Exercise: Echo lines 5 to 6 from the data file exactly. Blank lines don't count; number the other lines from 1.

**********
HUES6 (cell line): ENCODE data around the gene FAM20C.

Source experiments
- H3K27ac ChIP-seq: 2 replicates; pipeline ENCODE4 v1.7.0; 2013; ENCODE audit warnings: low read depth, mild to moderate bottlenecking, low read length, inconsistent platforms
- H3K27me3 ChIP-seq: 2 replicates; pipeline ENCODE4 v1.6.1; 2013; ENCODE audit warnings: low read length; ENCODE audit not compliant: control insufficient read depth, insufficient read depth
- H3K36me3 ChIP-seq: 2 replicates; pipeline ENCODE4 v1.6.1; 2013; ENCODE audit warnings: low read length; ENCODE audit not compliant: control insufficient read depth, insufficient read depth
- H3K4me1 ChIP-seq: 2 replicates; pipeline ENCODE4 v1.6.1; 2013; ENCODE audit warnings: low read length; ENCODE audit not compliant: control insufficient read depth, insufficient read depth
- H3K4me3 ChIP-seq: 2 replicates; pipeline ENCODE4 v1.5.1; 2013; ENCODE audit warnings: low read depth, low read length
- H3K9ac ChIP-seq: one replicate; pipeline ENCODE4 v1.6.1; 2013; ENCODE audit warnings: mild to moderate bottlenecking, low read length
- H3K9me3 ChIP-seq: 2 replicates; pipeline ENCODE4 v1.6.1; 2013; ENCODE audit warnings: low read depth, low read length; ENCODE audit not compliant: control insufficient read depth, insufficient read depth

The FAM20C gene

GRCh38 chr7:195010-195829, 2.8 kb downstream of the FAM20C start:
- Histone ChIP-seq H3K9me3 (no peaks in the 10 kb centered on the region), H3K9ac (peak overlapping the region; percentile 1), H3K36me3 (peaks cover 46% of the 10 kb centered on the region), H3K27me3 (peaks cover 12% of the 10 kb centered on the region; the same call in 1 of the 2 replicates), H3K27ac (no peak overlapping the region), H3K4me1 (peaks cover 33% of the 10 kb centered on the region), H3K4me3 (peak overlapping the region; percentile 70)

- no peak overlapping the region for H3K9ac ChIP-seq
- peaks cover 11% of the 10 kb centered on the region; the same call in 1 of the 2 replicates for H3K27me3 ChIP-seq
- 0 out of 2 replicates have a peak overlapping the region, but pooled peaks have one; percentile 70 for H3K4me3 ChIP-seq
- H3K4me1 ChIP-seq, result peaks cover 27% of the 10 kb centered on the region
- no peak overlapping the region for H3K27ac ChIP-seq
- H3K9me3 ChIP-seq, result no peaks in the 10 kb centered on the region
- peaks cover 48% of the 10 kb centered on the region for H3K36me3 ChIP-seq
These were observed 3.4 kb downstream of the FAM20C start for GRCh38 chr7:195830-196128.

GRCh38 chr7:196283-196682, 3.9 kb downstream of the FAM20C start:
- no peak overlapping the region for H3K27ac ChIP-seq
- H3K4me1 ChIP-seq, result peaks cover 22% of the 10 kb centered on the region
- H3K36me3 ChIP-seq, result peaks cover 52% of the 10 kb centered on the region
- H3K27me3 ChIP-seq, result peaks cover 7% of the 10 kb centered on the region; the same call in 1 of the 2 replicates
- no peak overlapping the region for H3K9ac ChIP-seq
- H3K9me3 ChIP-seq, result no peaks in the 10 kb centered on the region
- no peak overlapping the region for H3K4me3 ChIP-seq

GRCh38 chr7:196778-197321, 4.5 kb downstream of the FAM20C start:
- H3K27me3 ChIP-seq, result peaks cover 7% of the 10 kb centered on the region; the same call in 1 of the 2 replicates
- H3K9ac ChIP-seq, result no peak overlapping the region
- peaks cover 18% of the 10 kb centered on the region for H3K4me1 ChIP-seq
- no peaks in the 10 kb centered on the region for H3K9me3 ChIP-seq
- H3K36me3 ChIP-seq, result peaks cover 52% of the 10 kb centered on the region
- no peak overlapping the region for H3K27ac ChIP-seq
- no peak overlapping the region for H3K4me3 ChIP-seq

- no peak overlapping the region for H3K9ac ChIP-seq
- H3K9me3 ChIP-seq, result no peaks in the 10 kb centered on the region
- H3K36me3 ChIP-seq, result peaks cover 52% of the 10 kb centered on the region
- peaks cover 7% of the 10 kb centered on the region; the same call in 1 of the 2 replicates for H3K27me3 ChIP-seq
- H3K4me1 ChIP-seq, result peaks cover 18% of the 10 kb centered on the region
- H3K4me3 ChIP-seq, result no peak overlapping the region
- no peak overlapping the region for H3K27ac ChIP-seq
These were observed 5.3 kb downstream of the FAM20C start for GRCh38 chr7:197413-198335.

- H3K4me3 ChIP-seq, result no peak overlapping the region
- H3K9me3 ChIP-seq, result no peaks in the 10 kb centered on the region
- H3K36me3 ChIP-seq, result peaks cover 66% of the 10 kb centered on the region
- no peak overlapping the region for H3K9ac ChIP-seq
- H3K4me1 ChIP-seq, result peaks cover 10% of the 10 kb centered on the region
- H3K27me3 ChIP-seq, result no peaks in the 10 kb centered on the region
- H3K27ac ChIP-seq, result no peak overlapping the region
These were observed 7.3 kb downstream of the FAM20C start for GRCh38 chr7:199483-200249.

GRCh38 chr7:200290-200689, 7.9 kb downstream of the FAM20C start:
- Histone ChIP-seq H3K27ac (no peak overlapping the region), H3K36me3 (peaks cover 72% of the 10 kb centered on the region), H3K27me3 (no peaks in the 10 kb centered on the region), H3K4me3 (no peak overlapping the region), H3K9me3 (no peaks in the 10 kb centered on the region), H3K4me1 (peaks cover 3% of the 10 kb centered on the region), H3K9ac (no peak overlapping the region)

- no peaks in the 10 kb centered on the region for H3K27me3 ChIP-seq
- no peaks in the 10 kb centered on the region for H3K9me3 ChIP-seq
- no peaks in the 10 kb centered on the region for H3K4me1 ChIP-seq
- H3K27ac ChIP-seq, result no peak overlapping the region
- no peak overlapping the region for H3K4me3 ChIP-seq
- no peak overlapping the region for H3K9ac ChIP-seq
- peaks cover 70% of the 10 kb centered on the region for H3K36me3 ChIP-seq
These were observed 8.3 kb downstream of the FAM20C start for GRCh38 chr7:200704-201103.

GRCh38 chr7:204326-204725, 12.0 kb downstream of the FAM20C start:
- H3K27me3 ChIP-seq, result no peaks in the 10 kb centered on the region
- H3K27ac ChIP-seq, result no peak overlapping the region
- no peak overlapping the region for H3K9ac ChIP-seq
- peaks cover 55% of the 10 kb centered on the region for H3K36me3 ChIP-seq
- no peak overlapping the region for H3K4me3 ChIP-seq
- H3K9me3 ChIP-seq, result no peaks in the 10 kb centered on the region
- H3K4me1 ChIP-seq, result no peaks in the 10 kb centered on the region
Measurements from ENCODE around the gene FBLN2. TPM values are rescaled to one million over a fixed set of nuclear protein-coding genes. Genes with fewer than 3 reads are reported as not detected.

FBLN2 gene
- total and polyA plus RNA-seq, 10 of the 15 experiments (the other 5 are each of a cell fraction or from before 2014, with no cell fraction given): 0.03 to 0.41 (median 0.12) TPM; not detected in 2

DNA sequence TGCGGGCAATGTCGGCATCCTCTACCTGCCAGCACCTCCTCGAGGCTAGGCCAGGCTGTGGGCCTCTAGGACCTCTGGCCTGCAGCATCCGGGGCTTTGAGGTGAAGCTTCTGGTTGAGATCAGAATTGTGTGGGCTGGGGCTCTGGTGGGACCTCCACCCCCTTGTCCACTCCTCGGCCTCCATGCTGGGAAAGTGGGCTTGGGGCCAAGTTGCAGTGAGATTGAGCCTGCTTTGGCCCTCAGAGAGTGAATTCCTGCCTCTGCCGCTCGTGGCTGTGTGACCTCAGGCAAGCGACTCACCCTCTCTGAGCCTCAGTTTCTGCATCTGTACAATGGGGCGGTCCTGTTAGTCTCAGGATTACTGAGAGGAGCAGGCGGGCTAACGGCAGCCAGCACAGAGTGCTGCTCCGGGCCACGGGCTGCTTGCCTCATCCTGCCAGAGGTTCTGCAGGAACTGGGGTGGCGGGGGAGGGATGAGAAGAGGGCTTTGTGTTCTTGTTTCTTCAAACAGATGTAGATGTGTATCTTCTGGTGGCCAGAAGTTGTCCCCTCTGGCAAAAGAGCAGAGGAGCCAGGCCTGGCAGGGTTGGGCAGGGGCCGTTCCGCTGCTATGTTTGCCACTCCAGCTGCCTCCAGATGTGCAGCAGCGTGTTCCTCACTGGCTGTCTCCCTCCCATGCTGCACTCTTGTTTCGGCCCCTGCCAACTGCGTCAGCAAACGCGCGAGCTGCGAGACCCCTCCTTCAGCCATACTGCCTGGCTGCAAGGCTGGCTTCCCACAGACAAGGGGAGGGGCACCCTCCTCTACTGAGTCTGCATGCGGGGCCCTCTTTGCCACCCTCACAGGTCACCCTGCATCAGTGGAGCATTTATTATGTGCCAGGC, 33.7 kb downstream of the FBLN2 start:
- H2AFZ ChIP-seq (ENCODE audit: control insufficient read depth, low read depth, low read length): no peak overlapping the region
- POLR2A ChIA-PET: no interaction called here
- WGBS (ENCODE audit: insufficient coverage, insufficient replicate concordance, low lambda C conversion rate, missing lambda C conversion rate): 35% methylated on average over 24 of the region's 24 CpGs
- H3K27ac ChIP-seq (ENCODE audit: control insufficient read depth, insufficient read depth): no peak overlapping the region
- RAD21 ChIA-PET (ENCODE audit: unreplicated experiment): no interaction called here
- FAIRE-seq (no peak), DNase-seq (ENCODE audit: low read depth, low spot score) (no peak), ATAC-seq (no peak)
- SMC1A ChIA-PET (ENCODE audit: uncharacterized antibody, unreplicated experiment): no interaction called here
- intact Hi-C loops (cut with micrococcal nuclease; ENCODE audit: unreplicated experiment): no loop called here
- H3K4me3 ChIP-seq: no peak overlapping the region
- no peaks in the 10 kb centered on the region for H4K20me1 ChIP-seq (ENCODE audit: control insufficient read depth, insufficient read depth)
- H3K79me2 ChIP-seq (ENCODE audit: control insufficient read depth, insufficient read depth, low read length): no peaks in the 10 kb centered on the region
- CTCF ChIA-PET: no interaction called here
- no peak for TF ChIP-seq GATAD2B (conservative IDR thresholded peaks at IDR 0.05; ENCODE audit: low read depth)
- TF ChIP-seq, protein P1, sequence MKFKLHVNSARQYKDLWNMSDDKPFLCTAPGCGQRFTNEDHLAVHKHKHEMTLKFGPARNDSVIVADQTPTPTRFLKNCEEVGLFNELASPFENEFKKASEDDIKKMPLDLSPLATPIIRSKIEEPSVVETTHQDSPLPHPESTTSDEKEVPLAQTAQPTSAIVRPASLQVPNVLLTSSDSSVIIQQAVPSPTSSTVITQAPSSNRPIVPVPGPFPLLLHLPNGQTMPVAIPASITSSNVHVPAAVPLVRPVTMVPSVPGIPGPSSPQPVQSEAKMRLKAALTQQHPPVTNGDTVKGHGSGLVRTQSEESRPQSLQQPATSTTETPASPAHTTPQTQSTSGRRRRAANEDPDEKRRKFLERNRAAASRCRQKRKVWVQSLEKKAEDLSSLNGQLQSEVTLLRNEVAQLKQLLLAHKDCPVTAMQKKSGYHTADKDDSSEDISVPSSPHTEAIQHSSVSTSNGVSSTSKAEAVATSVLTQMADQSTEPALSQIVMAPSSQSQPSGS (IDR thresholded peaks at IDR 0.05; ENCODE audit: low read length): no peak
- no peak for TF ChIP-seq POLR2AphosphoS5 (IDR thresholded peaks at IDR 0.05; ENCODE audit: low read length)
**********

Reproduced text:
- H3K36me3 ChIP-seq: 2 replicates; pipeline ENCODE4 v1.6.1; 2013; ENCODE audit warnings: low read length; ENCODE audit not compliant: control insufficient read depth, insufficient read depth
- H3K4me1 ChIP-seq: 2 replicates; pipeline ENCODE4 v1.6.1; 2013; ENCODE audit warnings: low read length; ENCODE audit not compliant: control insufficient read depth, insufficient read depth